Xu Li, ’13, traveled a long way to begin his Grand Valley journey. The Chinese native has had family living in West Michigan for decades, and they convinced him to make the trip overseas. “I heard about Grand Valley from them,” he says. “They kept telling me the university was growing and had a great engineering school. I became a Laker in 2009!”
Xu grew up in a family of engineers – both of his parents work in the field, and he cultivated an interest in machines and computers at a young age. Currently, he lives and works in Holland as a vision systems software developer for Gentex Corporation, where he designs camera systems to help companies improve the quality of their products and their manufacturing process.
“I believe that the quality of human life can be enhanced by advanced technology, so I always have had a desire to improve technology,” he says.
“I believe that the quality of human life can be enhanced by advanced technology. I want to benefit my community, not only from my technical skills, but from an ethical point of view as well.”
Xu remained in West Michigan to continue his education – he is now half way through his Masters in Engineering program at GVSU and hopes to complete his degree in 2017.
While he always knew that he wanted to be an engineer, having access to the Electromagnetic Compatibility (EMC) Lab at Grand Valley helped Xu expand his perspective. He says there are a lot of jobs and opportunities within the field of EMC, and employers want to know if graduates are able to work with these tools. “This set of skills really set our students apart in the current job market,” he says.
Grand Valley’s EMC lab is the first of its kind in West Michigan, and pairs engineering students with local companies to provide the tools and facility to test their products. The center makes the required pre-compliance testing more affordable for community businesses while providing hands-on experience for students. Xu completed his undergraduate research in the lab and continues to work on his masters projects there.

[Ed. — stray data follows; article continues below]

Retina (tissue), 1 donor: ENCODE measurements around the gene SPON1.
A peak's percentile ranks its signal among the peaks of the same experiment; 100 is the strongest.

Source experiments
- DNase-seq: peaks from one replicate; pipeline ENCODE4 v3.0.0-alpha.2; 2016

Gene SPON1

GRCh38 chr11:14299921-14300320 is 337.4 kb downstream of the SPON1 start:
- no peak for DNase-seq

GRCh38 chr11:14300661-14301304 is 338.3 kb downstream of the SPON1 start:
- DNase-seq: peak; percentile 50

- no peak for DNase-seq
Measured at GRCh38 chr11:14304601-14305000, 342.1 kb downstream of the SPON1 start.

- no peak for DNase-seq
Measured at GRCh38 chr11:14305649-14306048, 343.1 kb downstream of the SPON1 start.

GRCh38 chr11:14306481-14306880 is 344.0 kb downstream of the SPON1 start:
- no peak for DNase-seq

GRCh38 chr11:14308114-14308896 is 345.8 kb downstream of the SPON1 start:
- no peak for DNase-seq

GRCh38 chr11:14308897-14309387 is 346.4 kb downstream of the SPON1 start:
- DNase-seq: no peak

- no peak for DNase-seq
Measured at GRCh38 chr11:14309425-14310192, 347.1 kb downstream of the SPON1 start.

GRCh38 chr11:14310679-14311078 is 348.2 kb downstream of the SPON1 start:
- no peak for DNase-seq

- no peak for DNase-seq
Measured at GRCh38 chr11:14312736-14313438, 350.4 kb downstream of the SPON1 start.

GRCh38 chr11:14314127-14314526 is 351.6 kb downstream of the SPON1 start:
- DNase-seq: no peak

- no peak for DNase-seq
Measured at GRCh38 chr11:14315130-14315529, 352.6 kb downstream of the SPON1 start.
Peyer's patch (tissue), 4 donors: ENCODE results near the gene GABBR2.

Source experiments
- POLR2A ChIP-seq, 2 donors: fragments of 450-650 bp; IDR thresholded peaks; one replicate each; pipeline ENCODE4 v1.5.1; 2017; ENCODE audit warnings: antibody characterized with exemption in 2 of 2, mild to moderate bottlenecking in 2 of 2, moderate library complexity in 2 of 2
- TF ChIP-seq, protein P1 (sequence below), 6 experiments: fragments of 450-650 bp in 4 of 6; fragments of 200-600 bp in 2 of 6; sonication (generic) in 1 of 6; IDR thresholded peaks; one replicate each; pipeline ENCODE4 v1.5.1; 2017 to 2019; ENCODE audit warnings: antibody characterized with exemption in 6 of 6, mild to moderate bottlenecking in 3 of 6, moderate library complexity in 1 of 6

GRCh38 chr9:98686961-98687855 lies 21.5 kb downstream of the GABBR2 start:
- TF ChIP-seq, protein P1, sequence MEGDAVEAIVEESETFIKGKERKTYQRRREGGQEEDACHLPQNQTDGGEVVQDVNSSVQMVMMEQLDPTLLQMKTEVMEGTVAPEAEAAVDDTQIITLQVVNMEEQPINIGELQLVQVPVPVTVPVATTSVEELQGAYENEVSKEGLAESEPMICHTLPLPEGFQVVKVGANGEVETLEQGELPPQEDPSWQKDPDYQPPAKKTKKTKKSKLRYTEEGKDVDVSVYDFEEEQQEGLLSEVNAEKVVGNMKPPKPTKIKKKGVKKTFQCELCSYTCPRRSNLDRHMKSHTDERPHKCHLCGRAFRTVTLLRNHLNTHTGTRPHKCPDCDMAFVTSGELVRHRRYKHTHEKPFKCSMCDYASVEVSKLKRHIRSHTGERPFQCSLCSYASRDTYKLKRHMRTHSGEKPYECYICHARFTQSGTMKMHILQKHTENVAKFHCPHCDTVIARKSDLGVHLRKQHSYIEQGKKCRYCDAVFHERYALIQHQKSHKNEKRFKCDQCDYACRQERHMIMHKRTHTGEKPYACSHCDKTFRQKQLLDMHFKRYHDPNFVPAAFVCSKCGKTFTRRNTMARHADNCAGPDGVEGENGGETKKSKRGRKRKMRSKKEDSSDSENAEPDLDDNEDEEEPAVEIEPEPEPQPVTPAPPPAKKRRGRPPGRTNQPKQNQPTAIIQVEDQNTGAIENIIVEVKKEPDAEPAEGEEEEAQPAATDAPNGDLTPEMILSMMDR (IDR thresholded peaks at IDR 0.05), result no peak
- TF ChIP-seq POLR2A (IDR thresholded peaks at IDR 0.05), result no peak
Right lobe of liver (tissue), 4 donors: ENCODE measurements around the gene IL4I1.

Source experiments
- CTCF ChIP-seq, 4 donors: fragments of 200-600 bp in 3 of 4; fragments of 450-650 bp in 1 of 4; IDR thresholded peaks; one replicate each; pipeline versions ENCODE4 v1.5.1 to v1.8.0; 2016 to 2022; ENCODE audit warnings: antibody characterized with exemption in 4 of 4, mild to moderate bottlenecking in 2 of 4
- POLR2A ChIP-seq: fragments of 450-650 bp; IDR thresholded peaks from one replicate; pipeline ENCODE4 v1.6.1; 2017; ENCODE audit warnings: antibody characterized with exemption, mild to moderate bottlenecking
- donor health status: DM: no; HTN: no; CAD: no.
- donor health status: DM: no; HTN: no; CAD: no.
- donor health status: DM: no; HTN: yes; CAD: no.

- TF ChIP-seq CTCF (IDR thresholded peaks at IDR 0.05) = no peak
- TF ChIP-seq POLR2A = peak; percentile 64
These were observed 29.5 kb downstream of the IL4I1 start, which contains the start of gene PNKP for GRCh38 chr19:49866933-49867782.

A gift from the DTE Energy Foundation earlier this year is helping to expand the lab’s services and capabilities. “I really appreciate the DTE Energy Foundation,” says Xu, “Because of their generous gift, I’m able to have access to first-class facilities. Not many schools are able to have these advanced tools, but our students get hands-on experience with this equipment.”
He adds, “It’s a great benefit as a GVSU engineering student that we have access to these technologies within the EMC field.”
Xu believes that these facilities will benefit generations of Lakers, who can then take the skills they learn to help improve their communities. “I think the Laker effect means responsibility for me,” he says. “I want to use my knowledge and education to benefit my community, not only from my technical skills, but from an ethical point of view as well. The School of Engineering has helped me become a more ethical and skilled engineer.
DTE has maintained a long history of partnership with Grand Valley. The DTE Energy Foundation was a key donor for the construction of the John C. Kennedy Hall of Engineering in 2007 and has actively supported scholarships, as well as the university’s energy conservation efforts. DTE’s most recent gift to Grand Valley’s Electromagnetic Compatibility (EMC) Lab will support an expansion to the lab, which is the first of its kind in West Michigan. The center pairs engineering students with local companies to provide compliance testing and design assistance, while offering Grand Valley engineering students the opportunity for valuable hands-on experience. This continued collaboration with DTE has been instrumental in the progression of Grand Valley’s science, technology, engineering, and math (STEM) programs that are so important to Michigan’s economy.
To contact University Development or the Grand Valley University Foundation
Grand Valley State University
L.V. Eberhard Center, 9th floor
301 Fulton St. West
P.O. Box 1945
Grand Rapids, Michigan 49501
P (616) 331-6000
F (616) 331-6099